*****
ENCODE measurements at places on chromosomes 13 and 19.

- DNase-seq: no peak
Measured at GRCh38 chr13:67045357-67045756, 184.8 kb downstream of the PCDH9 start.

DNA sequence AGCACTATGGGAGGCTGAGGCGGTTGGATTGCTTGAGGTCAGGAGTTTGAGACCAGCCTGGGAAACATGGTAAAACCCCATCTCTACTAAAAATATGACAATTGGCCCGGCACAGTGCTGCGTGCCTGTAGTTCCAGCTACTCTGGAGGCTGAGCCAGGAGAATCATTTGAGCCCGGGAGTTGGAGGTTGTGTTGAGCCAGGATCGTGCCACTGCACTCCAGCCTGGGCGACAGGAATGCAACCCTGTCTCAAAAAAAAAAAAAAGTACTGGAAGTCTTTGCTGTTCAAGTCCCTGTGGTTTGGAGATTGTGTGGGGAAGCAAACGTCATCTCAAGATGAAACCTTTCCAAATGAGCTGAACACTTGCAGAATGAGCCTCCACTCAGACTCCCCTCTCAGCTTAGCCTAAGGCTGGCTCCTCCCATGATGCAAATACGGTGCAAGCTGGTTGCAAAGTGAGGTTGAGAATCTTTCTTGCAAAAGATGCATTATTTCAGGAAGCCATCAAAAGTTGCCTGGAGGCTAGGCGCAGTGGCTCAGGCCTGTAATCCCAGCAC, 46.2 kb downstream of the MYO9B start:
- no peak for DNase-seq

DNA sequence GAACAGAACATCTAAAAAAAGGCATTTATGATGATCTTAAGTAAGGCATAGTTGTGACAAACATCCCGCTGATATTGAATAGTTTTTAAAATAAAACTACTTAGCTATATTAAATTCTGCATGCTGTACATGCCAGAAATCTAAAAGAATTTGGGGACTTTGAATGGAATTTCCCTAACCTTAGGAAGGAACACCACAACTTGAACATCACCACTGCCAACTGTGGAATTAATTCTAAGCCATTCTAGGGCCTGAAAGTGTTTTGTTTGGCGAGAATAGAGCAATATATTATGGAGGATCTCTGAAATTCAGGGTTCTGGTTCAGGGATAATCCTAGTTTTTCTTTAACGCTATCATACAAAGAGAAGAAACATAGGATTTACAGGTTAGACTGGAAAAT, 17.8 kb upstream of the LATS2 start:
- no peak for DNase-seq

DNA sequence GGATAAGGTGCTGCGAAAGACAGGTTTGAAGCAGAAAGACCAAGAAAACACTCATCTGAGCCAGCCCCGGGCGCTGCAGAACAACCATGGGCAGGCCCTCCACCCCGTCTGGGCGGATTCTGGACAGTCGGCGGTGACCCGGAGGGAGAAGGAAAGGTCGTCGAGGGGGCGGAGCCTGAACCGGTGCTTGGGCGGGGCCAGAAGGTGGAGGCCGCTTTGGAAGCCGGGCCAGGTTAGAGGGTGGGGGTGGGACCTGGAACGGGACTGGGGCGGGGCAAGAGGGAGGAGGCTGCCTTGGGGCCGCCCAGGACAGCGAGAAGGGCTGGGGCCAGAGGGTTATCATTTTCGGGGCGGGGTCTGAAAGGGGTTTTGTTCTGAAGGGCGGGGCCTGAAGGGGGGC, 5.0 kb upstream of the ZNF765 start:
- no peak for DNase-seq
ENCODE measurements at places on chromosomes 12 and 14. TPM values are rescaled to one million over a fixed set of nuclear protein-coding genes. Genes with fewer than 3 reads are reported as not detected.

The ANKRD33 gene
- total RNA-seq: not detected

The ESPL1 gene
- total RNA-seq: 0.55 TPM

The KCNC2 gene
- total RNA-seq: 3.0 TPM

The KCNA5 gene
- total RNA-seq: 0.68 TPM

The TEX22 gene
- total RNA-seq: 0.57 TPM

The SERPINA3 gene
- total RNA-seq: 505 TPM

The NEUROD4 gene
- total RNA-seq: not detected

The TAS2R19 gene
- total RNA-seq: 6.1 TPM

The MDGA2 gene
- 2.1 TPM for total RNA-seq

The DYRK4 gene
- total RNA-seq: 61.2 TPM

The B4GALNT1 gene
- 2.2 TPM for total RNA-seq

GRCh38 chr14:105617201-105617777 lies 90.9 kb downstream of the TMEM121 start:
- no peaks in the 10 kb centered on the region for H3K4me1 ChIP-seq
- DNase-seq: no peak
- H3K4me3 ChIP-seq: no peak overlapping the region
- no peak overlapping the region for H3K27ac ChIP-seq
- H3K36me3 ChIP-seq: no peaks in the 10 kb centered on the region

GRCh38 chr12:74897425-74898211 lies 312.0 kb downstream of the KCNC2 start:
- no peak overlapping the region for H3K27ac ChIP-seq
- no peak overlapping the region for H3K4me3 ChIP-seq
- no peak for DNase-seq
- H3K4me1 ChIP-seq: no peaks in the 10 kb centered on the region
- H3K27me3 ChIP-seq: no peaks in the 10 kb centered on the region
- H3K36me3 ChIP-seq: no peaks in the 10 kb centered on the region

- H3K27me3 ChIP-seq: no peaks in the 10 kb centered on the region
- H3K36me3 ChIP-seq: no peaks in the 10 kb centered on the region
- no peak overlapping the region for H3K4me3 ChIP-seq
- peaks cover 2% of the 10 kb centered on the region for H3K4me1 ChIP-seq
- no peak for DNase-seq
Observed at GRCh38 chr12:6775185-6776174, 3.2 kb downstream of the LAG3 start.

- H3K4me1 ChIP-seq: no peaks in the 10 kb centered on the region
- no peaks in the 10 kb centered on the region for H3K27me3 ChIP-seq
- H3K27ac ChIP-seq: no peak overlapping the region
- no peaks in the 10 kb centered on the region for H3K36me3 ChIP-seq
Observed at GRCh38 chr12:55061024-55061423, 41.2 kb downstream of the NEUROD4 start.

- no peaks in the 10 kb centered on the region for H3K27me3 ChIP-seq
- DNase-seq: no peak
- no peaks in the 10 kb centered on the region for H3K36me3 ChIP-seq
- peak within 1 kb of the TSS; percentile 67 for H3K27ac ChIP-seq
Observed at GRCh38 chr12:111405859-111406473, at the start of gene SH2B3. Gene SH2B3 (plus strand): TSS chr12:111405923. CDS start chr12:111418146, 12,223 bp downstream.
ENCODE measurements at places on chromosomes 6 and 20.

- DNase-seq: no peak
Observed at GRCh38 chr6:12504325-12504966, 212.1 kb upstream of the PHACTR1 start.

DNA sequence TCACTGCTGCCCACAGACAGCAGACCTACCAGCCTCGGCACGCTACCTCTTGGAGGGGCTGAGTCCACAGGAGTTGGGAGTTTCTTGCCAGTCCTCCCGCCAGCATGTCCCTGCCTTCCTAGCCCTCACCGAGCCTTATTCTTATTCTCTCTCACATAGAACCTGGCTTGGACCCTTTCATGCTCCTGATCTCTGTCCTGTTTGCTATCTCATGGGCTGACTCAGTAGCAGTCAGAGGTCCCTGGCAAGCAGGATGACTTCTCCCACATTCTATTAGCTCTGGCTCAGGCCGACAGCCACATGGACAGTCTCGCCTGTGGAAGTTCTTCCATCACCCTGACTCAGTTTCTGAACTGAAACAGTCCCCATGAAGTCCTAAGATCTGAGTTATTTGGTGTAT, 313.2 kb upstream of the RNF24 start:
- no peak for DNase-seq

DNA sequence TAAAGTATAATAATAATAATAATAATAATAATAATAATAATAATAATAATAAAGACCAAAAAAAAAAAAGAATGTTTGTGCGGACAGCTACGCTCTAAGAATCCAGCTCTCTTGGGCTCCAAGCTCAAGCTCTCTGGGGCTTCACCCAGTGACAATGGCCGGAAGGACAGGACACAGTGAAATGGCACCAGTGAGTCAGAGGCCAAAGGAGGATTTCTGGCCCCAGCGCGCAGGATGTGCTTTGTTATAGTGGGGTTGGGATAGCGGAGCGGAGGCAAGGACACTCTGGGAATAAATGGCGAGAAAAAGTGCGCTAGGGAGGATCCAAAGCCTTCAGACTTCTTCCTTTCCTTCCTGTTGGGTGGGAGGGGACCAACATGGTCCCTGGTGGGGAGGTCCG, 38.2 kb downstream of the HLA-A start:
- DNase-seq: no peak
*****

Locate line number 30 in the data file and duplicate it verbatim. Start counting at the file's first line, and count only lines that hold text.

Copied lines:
- total RNA-seq: 61.2 TPM